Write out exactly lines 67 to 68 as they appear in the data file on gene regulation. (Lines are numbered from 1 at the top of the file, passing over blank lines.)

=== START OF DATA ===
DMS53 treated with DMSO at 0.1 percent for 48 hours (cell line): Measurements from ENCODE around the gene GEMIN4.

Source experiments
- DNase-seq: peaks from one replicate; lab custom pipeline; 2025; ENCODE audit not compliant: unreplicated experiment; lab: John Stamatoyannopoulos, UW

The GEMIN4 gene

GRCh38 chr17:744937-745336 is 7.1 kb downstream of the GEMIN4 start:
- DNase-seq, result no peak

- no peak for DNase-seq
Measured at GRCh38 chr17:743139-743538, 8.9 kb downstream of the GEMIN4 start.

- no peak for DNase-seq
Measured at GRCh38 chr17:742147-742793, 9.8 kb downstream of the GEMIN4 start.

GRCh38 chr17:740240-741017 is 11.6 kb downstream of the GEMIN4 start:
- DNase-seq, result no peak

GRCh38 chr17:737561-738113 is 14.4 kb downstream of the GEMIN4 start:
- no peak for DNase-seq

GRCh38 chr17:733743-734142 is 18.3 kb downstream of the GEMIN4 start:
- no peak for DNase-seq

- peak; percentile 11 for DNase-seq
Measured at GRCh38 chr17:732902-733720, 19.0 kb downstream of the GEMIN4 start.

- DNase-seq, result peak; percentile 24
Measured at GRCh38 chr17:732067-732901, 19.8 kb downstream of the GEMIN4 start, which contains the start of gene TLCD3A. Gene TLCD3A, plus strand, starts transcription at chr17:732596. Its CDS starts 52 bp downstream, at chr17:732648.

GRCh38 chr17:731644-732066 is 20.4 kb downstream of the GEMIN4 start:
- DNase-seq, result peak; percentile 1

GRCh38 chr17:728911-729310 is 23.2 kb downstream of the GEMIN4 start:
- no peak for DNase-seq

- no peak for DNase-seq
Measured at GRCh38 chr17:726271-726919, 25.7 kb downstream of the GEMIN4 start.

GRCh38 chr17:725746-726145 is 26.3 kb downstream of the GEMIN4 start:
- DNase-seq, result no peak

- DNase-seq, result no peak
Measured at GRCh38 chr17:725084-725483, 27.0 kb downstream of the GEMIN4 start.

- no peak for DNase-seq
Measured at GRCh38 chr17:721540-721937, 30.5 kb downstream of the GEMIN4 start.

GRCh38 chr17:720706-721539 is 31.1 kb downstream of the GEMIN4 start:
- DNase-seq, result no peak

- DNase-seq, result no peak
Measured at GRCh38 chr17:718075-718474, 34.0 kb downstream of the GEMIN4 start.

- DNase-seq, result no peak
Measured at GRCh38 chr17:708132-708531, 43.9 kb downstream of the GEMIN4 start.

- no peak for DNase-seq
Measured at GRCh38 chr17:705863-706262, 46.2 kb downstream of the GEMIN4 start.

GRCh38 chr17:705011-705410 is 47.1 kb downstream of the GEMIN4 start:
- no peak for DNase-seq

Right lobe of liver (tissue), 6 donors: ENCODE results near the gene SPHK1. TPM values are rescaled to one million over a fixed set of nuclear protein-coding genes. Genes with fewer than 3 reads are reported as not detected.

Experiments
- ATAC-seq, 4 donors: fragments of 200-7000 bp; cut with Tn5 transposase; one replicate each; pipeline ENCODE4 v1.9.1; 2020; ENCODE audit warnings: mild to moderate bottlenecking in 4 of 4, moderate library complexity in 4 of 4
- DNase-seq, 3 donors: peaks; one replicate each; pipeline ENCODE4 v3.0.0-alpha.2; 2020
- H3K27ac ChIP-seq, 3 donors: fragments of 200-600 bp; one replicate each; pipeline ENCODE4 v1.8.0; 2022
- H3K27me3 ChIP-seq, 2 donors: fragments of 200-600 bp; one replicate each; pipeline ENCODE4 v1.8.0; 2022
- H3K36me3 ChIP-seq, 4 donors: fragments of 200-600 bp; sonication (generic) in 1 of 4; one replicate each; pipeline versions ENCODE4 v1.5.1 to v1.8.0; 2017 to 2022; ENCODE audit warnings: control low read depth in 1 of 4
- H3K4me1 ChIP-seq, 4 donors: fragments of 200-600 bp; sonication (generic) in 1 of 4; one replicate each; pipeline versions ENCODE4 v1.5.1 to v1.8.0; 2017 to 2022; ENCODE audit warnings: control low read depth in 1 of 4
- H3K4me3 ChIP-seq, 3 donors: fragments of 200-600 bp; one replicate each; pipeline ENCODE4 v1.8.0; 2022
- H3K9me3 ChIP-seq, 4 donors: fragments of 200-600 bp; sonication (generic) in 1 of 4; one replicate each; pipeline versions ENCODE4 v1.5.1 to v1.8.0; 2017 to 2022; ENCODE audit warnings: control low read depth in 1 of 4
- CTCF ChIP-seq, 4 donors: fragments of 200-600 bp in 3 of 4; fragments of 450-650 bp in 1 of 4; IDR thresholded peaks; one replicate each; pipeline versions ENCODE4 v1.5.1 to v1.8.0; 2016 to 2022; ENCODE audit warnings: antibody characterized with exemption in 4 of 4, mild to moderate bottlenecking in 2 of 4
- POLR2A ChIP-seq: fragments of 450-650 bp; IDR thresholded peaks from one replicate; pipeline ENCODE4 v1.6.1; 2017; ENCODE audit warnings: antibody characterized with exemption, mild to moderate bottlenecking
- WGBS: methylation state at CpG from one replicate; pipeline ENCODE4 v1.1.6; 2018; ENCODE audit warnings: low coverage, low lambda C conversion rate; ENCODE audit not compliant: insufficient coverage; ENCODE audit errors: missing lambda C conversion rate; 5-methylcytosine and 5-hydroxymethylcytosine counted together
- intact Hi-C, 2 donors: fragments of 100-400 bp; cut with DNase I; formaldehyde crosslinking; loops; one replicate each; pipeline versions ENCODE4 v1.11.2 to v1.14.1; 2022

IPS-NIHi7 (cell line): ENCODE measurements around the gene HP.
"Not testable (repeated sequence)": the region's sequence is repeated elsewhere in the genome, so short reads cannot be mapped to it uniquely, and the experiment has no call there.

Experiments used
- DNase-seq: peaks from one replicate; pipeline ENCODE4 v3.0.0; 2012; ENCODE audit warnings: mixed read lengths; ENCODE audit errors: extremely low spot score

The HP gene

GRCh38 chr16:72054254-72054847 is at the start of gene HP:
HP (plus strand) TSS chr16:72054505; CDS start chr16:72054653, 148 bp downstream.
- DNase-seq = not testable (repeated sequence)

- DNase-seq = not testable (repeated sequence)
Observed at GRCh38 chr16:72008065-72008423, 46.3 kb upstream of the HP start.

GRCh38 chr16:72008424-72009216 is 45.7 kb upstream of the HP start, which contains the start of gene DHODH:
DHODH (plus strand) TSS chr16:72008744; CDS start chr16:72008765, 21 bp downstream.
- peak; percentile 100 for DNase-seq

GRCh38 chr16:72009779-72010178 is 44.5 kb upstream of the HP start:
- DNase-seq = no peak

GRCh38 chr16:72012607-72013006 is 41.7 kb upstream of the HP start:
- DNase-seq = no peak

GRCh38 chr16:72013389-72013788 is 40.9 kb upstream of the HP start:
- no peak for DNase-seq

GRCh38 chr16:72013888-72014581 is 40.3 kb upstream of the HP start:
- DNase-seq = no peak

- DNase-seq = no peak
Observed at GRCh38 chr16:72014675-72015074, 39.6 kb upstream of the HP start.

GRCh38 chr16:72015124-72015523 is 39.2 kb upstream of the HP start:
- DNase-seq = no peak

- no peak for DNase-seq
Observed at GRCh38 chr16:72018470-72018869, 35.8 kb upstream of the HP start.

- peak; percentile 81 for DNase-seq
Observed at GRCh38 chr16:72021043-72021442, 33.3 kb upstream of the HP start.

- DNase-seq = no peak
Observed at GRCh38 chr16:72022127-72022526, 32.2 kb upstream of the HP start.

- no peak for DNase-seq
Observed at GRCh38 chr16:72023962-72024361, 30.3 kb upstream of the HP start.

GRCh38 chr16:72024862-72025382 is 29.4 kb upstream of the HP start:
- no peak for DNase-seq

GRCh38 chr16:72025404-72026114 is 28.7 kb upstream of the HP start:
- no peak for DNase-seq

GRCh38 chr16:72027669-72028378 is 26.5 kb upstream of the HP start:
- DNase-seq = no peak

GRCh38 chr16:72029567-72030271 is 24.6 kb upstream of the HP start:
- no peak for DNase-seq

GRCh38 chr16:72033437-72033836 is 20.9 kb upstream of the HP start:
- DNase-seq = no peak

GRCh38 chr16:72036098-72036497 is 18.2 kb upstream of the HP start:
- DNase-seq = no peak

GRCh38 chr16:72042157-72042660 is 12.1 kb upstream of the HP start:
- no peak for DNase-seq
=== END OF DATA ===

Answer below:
GRCh38 chr16:72008424-72009216 is 45.7 kb upstream of the HP start, which contains the start of gene DHODH:
DHODH (plus strand) TSS chr16:72008744; CDS start chr16:72008765, 21 bp downstream.